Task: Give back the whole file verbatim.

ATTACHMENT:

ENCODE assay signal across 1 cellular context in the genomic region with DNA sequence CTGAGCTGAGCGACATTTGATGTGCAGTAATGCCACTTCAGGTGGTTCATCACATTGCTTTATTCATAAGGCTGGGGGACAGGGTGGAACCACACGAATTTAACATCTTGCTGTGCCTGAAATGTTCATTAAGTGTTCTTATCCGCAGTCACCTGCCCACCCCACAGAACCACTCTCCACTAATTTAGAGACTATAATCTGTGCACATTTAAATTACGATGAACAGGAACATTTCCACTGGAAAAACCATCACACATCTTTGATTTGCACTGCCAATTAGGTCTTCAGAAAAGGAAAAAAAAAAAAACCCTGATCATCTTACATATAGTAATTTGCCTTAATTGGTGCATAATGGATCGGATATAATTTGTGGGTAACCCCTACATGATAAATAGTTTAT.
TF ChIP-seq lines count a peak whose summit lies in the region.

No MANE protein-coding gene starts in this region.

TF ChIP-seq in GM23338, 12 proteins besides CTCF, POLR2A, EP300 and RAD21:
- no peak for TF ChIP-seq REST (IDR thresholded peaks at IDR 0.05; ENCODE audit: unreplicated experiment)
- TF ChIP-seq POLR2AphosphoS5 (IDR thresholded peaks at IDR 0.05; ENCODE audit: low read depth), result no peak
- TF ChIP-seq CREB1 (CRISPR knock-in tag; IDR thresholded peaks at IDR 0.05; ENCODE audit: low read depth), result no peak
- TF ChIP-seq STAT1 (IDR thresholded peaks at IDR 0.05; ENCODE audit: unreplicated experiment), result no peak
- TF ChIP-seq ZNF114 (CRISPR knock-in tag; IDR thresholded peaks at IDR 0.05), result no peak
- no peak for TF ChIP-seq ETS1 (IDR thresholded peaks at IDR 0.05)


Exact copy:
ENCODE assay signal across 1 cellular context in the genomic region with DNA sequence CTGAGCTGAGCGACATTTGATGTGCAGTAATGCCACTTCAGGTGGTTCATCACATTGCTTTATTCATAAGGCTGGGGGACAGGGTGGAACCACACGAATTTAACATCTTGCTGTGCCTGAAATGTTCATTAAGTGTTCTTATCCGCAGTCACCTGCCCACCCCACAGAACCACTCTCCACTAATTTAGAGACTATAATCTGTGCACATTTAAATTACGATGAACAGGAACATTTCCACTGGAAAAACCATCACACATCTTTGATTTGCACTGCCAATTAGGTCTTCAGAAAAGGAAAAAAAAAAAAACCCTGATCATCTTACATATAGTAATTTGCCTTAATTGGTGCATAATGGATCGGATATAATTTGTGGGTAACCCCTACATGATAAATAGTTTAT.
TF ChIP-seq lines count a peak whose summit lies in the region.

No MANE protein-coding gene starts in this region.

TF ChIP-seq in GM23338, 12 proteins besides CTCF, POLR2A, EP300 and RAD21:
- no peak for TF ChIP-seq REST (IDR thresholded peaks at IDR 0.05; ENCODE audit: unreplicated experiment)
- TF ChIP-seq POLR2AphosphoS5 (IDR thresholded peaks at IDR 0.05; ENCODE audit: low read depth), result no peak
- TF ChIP-seq CREB1 (CRISPR knock-in tag; IDR thresholded peaks at IDR 0.05; ENCODE audit: low read depth), result no peak
- TF ChIP-seq STAT1 (IDR thresholded peaks at IDR 0.05; ENCODE audit: unreplicated experiment), result no peak
- TF ChIP-seq ZNF114 (CRISPR knock-in tag; IDR thresholded peaks at IDR 0.05), result no peak
- no peak for TF ChIP-seq ETS1 (IDR thresholded peaks at IDR 0.05)